Saturday, March 24, 2018


“Can a German-built Holden Carry the Commodore Flag?”

The answer, is an emphatic ‘NO’. But more of that later, let’s get to the good bits.

If the car you see ‘On My Drive’ was assigned to me as a company car, I would be delighted.

It’s a pleasure to sit in, drive, cover the kilometres, and it’s practical to boot. Actually, it’s a hatchback, but just like the Skoda Superb, it’s a cavernous space, so the limo companies will love it.

The new Commodore is quiet, well-mannered, and the control inputs and outcomes are just so responsive and positive. It’s a triumph for all the effort expended on the basic Opel Insignia package by the Australian development team. 

The interior layout is clean, very well laid-out, with a minimalist touch in terms of the number of buttons and switches.

The instrument pack is a classic layout, well-executed.

The ride is outstanding, the control and drivability is superb, and the handling is not just comfortingly predictable, but truly enjoyable.

From a pricing and value perspective GM-Holden has done well with the model price structure. It's designed to present an excellent value proposition.

By the way, if you're wondering why it only has a three year warranty, well cost-wise, that was a bridge too far. I'm not sure how GM-Holden's internal transfer pricing arrangements work  - whether it pays for ZB in US dollars or Euros, but whatever, it's already probably taking a bath on what it pays to import it to Australia.

But, is it a Commodore? Especially because it follows hard on the heels of the locally-built Commodore which is disappearing from view?

Well NO, it’s a completely different animal, and herein lies the problem.

When this car was first mooted as the replacement for the Australian-built car, I said that the last thing GM-Holden should do, is call it a Commodore.

It would have made the marketing job far easier if it was badged Holden Insignia, just as it was during a brief sojourn on the Australian market between 2015-16.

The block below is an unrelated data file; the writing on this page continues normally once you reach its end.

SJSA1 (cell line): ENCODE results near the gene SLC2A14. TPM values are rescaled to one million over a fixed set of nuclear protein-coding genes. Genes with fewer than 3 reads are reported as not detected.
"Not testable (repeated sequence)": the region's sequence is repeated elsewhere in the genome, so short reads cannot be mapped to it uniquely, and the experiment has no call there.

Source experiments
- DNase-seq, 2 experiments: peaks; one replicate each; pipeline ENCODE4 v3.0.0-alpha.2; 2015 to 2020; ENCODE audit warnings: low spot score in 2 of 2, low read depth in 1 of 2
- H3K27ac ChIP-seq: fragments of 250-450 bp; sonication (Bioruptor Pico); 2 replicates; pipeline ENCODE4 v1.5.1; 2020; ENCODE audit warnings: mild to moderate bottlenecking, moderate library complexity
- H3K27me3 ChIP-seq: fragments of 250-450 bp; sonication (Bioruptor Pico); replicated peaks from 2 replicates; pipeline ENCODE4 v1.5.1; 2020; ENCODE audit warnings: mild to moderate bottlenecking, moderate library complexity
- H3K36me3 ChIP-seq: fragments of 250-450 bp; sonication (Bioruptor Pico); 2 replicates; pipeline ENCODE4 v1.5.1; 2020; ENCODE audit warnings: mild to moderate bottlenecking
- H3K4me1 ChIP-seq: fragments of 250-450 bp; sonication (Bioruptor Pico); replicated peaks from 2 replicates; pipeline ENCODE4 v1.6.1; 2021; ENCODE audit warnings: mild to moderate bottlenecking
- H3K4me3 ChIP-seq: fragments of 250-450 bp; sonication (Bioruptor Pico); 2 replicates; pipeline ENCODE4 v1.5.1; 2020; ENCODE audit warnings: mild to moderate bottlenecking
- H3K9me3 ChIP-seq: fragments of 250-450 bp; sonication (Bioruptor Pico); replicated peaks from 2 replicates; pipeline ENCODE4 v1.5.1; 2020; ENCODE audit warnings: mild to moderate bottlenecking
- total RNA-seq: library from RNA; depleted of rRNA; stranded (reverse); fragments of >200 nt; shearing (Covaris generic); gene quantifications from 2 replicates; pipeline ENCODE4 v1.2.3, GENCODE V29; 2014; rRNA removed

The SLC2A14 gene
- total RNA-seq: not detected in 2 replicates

The Commodore image is so strong, having been launched in Australia 40 years ago, in 1978. Of course, the early design and development of that car was solely in the hands of the Opel team in Russelsheim, Germany. This 1976 scoop photo (right) of the first Opel Commodore being tested above the Arctic Circle reveals how similar the Holden Commodore was, when it launched two years later.

To make matters worse, GM-Holden was dealt another blow in the presentation of the ZB Commodore, when GM’s Chair and CEO Mary Barra offloaded the Opel and Vauxhall companies to France’s Groupe PSA.

PSA has now confirmed that the legacy platforms which it inherited, will be phased out quickly, and replaced by cars built using Groupe PSA platforms and powertrains.

This means the brand new, Australian-focussed ZB Commodore is a one-generation car, so if it takes your fancy, buy one now – it’ll probably become a collectible!

But, I repeat, as it is now, this new Commodore is a tour-de-force and I defy anyone to not enjoy driving it.

It’s different – front wheel drive versus rear wheel drive; transverse four pot versus either a V6 or V8; sedan versus hatchback. However, none of that matters – as the locally-built Commodore was going to disappear, the GM-Holden team has made a hell of a car from Opel’s basic recipe.

Yes, the styling looks little different to the European Insignia, apart from various shiny bits and badges; but the real revelation is under the skin. It’s lighter, smaller, more economical, just as roomy, and tight as a drum.